Unseen character

Not to be confused with ghost character or a non-printing character.

An unseen character[1] or (in radio) silent character is a fictional character referred to but not directly observed by the audience,[2] but who advances the action of the plot in a significant way, and whose absence enhances their effect on the plot.[3]


Unseen characters have been used since the beginning of theatre with the ancient Greek tragedians, such as Laius in Sophocles' Oedipus Rex and Jason's bride in Euripides' Medea, and continued into Elizabethan theatre with examples such as Rosaline in Shakespeare's Romeo and Juliet. However, it was the early twentieth-century European playwrights Strindberg, Ibsen and Chekhov who fully developed the dramatic potential of the unseen character. Eugene O'Neill was influenced by his European contemporaries and established the absent character as an aspect of character, narrative, and stagecraft in American theatre.[3]

Purpose and characteristics

Unseen characters are causal figures included in dramatic works to motivate the onstage characters to a certain course of action and advance the plot, but their presence is unnecessary. Indeed, their absence makes them appear more powerful because they are only known by inference.[3] The use of an unseen character "take[s] advantage of one of the simplest but most powerful theatrical devices: the manner in which verbal references can make an offstage character extraordinarily real [...] to an audience," exploiting the audience's tendency to create visual images of imaginary characters in their mind.[4]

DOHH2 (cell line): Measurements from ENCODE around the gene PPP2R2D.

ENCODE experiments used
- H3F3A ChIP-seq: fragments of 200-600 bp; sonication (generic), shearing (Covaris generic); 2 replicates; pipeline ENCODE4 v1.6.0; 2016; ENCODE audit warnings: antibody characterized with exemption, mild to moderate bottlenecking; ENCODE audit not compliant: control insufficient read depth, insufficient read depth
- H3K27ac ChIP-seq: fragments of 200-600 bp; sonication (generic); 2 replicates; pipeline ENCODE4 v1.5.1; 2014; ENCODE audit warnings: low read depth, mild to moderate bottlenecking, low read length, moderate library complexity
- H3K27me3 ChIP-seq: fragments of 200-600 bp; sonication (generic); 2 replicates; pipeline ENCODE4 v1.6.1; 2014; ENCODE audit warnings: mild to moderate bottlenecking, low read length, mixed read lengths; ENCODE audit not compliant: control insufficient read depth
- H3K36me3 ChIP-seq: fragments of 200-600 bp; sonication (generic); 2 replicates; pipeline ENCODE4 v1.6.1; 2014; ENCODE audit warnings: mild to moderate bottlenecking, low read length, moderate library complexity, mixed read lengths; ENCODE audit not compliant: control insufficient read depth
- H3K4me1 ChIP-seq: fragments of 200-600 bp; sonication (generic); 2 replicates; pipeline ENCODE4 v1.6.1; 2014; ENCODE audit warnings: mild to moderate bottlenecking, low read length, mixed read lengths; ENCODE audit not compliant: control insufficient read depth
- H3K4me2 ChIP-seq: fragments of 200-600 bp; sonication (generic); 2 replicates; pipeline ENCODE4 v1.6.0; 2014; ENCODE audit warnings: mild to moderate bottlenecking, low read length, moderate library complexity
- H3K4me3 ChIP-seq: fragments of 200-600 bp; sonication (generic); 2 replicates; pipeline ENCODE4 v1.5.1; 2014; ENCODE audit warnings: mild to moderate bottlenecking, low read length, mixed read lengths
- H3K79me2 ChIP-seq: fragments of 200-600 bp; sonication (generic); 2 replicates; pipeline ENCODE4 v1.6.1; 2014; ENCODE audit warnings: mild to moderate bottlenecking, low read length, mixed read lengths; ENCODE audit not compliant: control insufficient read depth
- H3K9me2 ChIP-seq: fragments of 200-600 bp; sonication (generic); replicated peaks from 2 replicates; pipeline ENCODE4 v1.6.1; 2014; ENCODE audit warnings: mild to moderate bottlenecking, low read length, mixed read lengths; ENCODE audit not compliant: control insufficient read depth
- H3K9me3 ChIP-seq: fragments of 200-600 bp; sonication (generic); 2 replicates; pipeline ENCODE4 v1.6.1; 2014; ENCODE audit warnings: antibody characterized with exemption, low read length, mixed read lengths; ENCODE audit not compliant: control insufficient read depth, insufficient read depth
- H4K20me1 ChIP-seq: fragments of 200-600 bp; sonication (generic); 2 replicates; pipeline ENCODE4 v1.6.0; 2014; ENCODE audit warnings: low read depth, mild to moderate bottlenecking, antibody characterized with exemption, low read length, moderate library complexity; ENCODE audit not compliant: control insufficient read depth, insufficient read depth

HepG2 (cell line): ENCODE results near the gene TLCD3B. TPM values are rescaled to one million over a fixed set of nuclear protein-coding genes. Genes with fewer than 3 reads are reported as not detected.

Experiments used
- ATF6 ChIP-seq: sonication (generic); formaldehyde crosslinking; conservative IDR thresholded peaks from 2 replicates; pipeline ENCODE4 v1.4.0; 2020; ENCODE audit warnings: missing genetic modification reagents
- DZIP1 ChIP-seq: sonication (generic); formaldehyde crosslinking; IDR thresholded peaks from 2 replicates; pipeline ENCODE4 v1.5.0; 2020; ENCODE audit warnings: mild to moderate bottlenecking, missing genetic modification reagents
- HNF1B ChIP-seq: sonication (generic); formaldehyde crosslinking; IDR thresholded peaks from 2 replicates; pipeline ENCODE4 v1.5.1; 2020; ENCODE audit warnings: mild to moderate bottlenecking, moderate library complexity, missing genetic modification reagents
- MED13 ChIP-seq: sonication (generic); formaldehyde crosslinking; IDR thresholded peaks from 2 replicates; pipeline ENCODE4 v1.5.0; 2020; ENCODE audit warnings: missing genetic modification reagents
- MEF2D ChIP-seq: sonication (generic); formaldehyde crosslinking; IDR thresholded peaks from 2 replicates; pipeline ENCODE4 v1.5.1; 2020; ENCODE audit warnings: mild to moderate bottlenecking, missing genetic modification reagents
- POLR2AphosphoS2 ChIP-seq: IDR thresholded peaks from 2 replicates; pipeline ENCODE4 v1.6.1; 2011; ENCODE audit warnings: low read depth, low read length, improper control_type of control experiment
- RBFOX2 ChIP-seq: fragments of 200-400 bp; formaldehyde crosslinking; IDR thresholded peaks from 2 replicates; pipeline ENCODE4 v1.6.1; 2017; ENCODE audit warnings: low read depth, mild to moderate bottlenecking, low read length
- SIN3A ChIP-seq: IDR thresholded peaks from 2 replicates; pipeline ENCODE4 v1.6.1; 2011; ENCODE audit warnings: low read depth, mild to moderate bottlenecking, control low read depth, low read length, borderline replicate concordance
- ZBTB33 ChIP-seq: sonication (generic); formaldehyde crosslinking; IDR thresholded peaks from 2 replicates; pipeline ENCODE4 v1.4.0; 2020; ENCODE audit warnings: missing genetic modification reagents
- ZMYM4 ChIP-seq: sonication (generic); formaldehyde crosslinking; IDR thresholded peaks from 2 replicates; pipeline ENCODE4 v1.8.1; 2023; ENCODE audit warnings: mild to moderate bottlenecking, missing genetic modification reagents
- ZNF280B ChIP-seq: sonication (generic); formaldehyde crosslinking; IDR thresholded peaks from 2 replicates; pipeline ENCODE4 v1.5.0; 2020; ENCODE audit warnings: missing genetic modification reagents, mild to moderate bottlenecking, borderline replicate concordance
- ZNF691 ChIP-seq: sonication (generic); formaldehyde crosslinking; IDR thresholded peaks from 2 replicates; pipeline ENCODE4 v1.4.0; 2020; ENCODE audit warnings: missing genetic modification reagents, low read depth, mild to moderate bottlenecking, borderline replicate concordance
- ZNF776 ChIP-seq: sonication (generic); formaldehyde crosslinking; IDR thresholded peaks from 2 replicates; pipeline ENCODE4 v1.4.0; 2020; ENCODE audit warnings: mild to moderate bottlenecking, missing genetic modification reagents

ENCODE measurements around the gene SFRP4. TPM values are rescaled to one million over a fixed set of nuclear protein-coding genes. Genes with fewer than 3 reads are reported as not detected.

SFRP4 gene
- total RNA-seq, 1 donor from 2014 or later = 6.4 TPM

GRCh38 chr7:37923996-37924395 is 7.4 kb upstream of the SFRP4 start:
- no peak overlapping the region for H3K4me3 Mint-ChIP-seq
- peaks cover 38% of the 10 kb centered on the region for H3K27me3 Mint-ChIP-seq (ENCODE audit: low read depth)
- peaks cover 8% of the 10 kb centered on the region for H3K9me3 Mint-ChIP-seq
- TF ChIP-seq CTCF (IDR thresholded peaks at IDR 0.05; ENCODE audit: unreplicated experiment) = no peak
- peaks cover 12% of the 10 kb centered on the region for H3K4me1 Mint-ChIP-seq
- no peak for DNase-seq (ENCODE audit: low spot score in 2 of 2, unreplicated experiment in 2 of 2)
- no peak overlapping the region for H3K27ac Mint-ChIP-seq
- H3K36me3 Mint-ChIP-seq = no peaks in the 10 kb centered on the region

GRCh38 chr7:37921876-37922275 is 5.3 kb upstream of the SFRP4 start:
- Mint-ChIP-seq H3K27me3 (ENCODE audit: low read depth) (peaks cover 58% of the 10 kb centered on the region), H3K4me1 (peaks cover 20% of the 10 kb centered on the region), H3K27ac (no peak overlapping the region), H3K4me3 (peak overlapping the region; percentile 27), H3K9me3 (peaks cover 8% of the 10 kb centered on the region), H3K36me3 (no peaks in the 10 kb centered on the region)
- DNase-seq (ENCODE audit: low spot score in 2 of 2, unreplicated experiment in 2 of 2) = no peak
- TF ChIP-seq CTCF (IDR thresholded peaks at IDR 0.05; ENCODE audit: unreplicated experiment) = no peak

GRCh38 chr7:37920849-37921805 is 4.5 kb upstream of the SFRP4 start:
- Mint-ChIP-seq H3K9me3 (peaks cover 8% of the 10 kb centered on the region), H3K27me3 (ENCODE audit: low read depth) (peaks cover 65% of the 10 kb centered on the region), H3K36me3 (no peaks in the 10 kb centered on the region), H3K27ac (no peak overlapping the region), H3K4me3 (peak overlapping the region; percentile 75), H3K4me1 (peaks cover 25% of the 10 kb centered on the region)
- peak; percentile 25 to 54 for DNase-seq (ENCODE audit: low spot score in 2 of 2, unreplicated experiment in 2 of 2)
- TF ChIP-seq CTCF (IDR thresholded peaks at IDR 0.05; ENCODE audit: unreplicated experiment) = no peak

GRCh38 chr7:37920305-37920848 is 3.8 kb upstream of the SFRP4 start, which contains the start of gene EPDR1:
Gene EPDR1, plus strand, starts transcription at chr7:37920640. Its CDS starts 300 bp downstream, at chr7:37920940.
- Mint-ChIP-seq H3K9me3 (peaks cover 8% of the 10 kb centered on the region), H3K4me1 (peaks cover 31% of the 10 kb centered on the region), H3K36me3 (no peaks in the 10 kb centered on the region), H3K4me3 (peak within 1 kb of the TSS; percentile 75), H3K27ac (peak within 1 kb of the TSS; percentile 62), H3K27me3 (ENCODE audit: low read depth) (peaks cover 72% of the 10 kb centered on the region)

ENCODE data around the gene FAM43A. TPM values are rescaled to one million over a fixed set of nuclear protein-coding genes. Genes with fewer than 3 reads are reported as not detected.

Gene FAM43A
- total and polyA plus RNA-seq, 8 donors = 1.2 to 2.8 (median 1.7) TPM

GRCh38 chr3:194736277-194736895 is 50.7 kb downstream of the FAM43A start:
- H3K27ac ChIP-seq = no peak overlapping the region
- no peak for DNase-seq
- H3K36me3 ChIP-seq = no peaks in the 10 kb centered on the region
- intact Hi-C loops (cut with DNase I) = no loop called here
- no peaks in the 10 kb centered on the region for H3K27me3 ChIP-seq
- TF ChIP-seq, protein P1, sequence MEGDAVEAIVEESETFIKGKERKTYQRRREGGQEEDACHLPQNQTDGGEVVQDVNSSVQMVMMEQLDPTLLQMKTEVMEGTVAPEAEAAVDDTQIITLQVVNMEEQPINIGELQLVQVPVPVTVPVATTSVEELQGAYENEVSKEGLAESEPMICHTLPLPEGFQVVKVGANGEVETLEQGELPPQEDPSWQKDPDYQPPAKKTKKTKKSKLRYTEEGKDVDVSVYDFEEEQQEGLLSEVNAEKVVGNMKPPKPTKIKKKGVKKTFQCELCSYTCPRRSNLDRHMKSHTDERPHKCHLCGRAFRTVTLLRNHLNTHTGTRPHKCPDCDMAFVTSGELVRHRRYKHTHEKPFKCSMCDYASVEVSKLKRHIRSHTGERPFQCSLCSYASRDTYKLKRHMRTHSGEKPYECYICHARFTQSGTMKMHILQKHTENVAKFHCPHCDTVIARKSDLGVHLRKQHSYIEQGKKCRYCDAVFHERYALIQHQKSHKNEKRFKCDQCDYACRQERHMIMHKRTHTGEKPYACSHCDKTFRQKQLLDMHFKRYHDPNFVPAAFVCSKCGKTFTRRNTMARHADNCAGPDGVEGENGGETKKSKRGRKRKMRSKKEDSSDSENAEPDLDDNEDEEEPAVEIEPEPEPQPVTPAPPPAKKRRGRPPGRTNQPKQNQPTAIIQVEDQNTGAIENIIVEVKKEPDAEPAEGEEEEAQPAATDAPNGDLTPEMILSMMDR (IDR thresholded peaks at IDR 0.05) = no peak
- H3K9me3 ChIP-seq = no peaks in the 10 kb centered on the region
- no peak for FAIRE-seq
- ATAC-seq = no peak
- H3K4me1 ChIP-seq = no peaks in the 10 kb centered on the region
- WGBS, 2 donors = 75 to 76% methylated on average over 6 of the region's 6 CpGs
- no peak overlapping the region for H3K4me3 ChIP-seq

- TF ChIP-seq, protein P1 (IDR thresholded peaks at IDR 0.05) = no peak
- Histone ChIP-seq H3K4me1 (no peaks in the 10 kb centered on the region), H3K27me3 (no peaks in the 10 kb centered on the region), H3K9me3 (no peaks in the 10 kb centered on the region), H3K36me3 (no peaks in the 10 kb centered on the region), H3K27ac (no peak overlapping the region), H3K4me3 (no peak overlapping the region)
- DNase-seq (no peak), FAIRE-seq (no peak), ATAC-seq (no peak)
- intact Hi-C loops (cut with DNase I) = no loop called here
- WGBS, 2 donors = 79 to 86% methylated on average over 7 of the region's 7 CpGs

In a study of 18th-century French comedy, F. C. Green suggests that an "invisible character" can be defined as one who, though not seen, "influences the action of the play".[1] This definition, according to Green, would rule out a character like Laurent (Lawrence), Tartuffe's unseen valet, whose sole function is merely to give the playwright an opportunity to introduce Tartuffe.[1][5]

Unseen characters can develop organically even when their creators initially did not expect to keep them as unseen, especially in episodic works like television series. For instance, the producers of Cheers and Frasier initially did not want to make the character Niles Crane's wife Maris an unseen character because they did not want to draw parallels to Vera, Norm Peterson's wife on Cheers. They originally intended that Maris would appear after several episodes, but were enjoying writing excuses for her absence so eventually it was decided she would remain unseen, and after the increasingly eccentric characteristics ascribed to her, no real actress could portray her.[6]



Unseen characters occur elsewhere in drama, including the plays of Eugene O'Neill, Tennessee Williams, and Edward Albee.[7][8] Author Marie A. Wellington notes that in the 18th-century, Voltaire included unseen characters in a few of his plays, including Le Duc d’Alençon and L’Orphelin de la Chine.[9]

UK television and radio

US television


  1. 1 2 3 4 F. C. Green, "Some Marginal Notes on Eighteenth-Century French Comedy", In: Studies in Modern French Literature Garnet Rees, Eugène Vinaver (eds), pp. 133-37
  2. Wellington, Marie A., The Art of Voltaire's Theater: An Exploration of Possibility (Peter Lang Pub Inc, 1987), p. 176.
  3. 1 2 3 Mahfouz, Safi Mahmoud (Summer 2012). "The Presence of Absence: Catalytic and Omnipresent Offstage Characters in Modern American Drama". Midwest Quarterly.